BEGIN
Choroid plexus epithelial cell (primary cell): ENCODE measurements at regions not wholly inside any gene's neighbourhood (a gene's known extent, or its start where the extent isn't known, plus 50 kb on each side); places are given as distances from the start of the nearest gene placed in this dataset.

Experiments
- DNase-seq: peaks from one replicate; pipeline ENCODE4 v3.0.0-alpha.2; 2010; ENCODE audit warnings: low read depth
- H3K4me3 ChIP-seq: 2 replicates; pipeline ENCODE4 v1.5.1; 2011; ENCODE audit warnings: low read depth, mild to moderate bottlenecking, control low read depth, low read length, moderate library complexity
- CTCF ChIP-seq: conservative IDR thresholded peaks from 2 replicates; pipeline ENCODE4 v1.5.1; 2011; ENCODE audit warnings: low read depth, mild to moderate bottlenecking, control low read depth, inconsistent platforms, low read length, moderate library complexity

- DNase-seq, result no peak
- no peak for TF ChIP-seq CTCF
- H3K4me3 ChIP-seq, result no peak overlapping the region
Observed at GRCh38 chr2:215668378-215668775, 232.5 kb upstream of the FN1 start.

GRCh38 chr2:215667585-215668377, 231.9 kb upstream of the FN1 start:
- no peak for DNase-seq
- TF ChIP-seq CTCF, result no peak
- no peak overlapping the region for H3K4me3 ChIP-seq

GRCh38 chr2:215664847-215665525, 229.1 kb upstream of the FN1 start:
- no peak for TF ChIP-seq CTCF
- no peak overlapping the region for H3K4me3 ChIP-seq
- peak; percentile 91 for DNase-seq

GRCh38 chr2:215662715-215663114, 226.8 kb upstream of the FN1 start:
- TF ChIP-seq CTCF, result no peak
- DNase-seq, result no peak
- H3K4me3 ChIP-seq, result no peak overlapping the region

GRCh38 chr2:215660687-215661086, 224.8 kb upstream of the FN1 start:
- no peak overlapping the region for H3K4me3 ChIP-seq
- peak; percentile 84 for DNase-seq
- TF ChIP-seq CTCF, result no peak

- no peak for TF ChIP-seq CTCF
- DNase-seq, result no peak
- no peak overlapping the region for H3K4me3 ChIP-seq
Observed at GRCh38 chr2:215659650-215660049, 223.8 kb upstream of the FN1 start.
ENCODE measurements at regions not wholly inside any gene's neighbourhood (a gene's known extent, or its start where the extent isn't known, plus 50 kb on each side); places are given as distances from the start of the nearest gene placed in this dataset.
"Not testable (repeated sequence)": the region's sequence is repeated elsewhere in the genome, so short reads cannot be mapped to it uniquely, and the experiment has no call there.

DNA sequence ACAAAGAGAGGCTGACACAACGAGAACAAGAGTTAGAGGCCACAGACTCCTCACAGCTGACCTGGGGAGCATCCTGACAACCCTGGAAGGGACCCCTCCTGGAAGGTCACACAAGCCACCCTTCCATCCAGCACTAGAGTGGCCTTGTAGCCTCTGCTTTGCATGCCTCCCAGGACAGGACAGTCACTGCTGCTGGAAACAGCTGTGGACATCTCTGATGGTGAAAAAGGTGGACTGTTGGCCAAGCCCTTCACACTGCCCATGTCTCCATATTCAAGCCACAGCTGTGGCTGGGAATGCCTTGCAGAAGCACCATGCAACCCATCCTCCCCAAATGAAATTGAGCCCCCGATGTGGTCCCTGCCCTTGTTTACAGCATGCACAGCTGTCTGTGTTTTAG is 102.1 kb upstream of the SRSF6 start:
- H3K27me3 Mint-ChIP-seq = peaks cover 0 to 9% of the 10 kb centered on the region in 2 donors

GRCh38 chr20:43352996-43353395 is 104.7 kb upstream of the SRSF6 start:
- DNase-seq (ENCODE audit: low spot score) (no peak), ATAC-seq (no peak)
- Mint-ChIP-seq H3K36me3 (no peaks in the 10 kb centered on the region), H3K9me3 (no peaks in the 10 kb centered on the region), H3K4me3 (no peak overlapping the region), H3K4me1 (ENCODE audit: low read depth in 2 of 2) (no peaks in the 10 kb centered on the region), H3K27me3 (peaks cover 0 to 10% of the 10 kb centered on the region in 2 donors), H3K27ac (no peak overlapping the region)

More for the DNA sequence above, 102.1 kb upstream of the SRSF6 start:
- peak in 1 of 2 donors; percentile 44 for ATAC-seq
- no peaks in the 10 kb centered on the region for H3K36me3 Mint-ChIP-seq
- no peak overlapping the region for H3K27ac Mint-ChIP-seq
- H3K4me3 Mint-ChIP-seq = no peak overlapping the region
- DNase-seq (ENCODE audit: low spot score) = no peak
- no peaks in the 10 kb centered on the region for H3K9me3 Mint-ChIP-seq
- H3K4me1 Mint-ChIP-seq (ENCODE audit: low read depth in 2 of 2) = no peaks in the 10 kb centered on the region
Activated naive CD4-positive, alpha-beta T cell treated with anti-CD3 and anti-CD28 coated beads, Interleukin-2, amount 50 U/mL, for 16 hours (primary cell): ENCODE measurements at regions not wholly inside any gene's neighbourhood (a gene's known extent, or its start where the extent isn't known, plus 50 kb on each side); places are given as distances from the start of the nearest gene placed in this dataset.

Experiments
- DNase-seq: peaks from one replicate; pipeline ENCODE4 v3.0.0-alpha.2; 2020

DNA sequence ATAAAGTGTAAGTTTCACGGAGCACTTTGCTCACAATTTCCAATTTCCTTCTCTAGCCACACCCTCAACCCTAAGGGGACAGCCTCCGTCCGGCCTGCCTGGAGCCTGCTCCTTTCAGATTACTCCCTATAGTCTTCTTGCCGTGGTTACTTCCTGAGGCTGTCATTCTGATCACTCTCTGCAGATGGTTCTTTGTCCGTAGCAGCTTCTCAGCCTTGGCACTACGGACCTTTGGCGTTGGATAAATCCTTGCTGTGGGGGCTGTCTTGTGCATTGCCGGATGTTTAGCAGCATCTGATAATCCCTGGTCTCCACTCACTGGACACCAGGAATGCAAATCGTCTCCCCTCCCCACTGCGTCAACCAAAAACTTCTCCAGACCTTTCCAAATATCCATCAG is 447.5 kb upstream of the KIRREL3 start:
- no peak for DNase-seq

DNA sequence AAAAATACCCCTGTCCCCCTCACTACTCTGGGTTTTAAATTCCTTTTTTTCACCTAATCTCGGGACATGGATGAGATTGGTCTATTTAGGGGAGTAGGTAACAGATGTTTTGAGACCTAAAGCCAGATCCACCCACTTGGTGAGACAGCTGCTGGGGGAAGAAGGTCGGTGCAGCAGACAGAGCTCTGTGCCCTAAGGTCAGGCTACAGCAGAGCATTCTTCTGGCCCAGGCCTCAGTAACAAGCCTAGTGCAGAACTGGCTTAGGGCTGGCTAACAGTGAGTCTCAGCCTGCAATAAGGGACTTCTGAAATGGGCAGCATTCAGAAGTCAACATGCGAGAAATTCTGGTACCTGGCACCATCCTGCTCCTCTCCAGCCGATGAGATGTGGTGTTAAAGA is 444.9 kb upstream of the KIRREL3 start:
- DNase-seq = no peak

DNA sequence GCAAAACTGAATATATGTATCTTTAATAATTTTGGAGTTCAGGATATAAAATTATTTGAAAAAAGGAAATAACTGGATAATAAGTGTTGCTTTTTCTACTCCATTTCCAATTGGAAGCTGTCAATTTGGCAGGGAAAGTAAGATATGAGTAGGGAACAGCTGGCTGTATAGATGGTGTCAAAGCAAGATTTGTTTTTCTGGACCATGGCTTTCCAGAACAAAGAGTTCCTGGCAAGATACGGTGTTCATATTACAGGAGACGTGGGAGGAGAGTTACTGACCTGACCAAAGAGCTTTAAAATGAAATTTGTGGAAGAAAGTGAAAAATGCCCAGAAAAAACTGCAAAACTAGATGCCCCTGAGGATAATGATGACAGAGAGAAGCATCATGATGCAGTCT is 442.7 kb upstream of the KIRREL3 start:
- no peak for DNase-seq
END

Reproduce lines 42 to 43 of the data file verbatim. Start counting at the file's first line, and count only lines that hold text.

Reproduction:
- DNase-seq (ENCODE audit: low spot score) = no peak
- no peaks in the 10 kb centered on the region for H3K9me3 Mint-ChIP-seq